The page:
Portugal will change the law under which Roman Abramovich obtained citizenship | Portugal

Portuguese government to strengthen law granting citizenship to descendants of Jews expelled from the Iberian Peninsula 500 years ago, as concerns grow over controversial decision to award citizenship to Roman Abramovich because of his Sephardic Jewish heritage apparent.

The Russian oligarch and owner of Chelsea FC, who now faces British and EU sanctions over his links to Vladimir Putin, was granted Portuguese citizenship last year under a 2015 law seeking to redress mass banishments at the end of the 15th century. .

On Wednesday, however, the Portuguese government said it had decided to amend the law on nationality by descent to prevent the legislation from being “manipulated”.

The move comes as the Portuguese prosecutor’s office investigates how Abramovich obtained his citizenship, and days after the rabbi who certified the oligarch’s Sephardic descent was arrested in the city of Porto.

Foreign Minister Augusto Santos Silva said a new decree would introduce “a requirement for [applicants to demonstrate an] effective connection with Portugal”.

According to Portuguese newspaper Público, the proposed changes to the law could require applicants to provide proof of a material connection to the country, such as proof of visits or inherited property in that country.

Last December, Russian opposition leader Alexei Navalny denounced Portugal’s decision to grant citizenship to Abramovich, describing him as “Putin’s closest oligarch and one of his portfolios”. “He finally managed to find a country where you can give bribes and make semi-official and official payments to end up in the EU and NATO – on the other side of the front line of Putin, so to speak.”

Santos Silva called Navalny’s criticism ‘deeply unfair’ and said that “the idea of ​​Portuguese civil servants carrying suitcases of money is insulting”.

Daniel Litvak, the chief rabbi of the Porto Jewish community, was arrested last week and is being investigated for alleged offenses of “trading in influence, active bribery, falsification of documents, money laundering , qualified tax evasion and association of criminals”.

Meanwhile, a separate investigation into the use of citizenship law has already led to the initiation of disciplinary proceedings against employees of the Portuguese Institute of Registries and Notaries, which provides citizenship services and passport.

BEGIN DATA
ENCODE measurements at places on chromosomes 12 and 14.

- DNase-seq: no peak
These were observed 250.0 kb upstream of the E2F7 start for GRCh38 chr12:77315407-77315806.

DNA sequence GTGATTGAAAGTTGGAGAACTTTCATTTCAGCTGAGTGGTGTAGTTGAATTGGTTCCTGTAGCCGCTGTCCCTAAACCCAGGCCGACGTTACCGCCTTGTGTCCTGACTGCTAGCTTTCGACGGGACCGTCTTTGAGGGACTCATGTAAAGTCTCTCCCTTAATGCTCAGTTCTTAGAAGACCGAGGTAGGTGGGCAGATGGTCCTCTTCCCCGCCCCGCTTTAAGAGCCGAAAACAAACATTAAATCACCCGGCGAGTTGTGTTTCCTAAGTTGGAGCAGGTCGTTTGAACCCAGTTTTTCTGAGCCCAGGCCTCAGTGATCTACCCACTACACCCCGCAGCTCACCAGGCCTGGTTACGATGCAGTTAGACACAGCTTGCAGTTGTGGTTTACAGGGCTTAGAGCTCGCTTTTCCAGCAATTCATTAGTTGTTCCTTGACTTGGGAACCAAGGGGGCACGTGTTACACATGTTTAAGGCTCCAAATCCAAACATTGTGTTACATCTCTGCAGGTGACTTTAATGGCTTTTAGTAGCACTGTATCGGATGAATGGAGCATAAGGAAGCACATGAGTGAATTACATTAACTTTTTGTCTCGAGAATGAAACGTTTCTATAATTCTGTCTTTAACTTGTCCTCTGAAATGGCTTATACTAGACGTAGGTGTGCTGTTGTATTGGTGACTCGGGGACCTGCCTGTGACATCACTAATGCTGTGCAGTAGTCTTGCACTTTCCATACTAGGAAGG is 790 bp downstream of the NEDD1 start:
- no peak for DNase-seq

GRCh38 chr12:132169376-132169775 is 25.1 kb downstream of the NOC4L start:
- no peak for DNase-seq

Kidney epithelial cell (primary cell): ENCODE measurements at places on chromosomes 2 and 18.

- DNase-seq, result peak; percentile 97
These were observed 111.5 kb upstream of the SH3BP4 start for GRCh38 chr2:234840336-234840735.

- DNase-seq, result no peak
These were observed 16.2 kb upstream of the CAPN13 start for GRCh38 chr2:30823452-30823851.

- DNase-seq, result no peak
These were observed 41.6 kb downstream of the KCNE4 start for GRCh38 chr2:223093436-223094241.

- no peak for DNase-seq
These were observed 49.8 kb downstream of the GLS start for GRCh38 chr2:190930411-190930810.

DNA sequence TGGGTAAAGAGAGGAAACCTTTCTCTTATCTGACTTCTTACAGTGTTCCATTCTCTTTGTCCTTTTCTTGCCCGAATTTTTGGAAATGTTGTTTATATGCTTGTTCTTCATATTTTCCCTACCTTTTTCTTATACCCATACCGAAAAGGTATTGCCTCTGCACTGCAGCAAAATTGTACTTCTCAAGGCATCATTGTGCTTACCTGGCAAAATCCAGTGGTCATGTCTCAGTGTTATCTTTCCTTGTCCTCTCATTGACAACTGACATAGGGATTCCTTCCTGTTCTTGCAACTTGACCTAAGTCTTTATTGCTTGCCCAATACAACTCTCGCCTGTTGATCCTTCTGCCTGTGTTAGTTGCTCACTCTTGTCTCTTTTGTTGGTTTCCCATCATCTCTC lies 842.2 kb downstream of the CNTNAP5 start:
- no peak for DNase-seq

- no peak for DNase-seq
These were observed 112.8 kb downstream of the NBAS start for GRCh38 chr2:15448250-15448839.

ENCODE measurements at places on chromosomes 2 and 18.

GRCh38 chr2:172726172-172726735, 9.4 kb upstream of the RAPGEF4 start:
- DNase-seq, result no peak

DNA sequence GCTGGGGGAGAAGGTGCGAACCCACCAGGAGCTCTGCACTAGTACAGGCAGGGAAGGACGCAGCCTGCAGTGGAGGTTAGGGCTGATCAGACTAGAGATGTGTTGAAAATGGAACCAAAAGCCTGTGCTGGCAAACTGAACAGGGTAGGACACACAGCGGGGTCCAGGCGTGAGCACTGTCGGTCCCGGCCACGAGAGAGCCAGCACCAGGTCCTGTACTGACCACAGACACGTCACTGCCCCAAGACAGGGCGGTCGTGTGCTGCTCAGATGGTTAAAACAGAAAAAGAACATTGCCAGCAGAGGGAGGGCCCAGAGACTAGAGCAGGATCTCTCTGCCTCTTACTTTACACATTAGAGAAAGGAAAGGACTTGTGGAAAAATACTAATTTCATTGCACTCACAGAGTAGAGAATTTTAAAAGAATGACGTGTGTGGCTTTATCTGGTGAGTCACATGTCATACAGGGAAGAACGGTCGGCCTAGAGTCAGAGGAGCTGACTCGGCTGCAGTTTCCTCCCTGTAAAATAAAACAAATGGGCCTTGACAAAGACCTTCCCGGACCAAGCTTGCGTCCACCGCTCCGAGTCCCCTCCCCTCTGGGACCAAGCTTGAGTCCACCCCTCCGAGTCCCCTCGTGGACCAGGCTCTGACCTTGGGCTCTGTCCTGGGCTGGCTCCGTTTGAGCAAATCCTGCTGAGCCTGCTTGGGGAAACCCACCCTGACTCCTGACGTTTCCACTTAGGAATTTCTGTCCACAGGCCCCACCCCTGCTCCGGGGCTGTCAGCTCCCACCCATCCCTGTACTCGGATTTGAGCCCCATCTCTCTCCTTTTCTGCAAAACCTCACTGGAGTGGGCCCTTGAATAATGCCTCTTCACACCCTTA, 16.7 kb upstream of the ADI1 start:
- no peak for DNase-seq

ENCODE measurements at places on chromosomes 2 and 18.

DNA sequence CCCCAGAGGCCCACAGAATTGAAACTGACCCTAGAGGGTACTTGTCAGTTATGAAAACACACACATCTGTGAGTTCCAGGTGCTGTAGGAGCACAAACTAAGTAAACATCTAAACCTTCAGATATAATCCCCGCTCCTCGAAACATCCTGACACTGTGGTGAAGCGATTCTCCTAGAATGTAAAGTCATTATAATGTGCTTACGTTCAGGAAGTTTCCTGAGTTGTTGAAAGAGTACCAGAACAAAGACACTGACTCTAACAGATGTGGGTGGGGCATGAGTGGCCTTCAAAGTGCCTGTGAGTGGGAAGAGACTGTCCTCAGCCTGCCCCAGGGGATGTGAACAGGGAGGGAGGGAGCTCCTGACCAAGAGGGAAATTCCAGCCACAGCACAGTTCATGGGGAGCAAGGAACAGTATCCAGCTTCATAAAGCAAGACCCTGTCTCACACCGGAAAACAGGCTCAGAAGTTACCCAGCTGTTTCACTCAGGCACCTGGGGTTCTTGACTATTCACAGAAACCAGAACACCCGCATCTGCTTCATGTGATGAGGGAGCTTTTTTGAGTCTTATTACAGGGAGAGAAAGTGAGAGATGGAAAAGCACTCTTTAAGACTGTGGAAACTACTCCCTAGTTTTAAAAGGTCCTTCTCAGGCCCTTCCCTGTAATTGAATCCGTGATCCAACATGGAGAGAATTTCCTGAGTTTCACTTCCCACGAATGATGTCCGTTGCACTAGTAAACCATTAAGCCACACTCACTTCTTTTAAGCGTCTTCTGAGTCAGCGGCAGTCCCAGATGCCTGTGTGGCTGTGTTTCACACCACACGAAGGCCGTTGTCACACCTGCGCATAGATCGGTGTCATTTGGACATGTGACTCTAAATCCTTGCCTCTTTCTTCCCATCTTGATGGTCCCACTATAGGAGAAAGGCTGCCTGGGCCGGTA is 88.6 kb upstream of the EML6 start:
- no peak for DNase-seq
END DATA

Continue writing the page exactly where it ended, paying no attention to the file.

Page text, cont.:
In a statement, the Jewish community of Porto said: “As soon as Jewish communities begin to impose themselves on European territory, the influential anti-Semites in society will try to destroy Jewish life little by little, synagogue by synagogue, organization by organization, using the same methods formerly employed in the Soviet Union.

He described the allegations against Litvak as “incredible anonymous whistleblowers” and said that although he received the sum of €250 from Abramovich, he had “worked transparently and maintained rigorous and honest standards” during assessment of Sephardic ancestry.

The community also said it was no longer interested in collaborating with the Portuguese state to certify people as Sephardi Jews. He declined to say whether the oligarch was a direct or indirect benefactor to the community, whether he remained confident about Abramovich’s certification, or whether he was reviewing the decision.

According to a document on its website“certificates may be revoked if it comes to the knowledge of the committee that false documents have been used in the certification process”.

The community’s website says the “overwhelming majority” of certificates issued have been granted to descendants of traditional Sephardic families who have lived for centuries in the Balkans, the Middle East and North Africa. To date, nearly 57,000 people have obtained Portuguese nationality under the 2015 law.

A similar but stricter Spanish law, introduced a year earlier, requires proof of ties to Spain as well as a language and culture test. It attracted more than 132,000 applications before the October 1, 2019 deadline.

The Spanish Federation of Jewish Communities, which certifies applications, said it has received petitions from Mexico, Colombia, Venezuela, Argentina, the United States, Israel, Panama, Ecuador, from Brazil, Turkey, France, United Kingdom, Serbia and Montenegro, Peru, Chile, Morocco and Afghanistan.

David C. Barham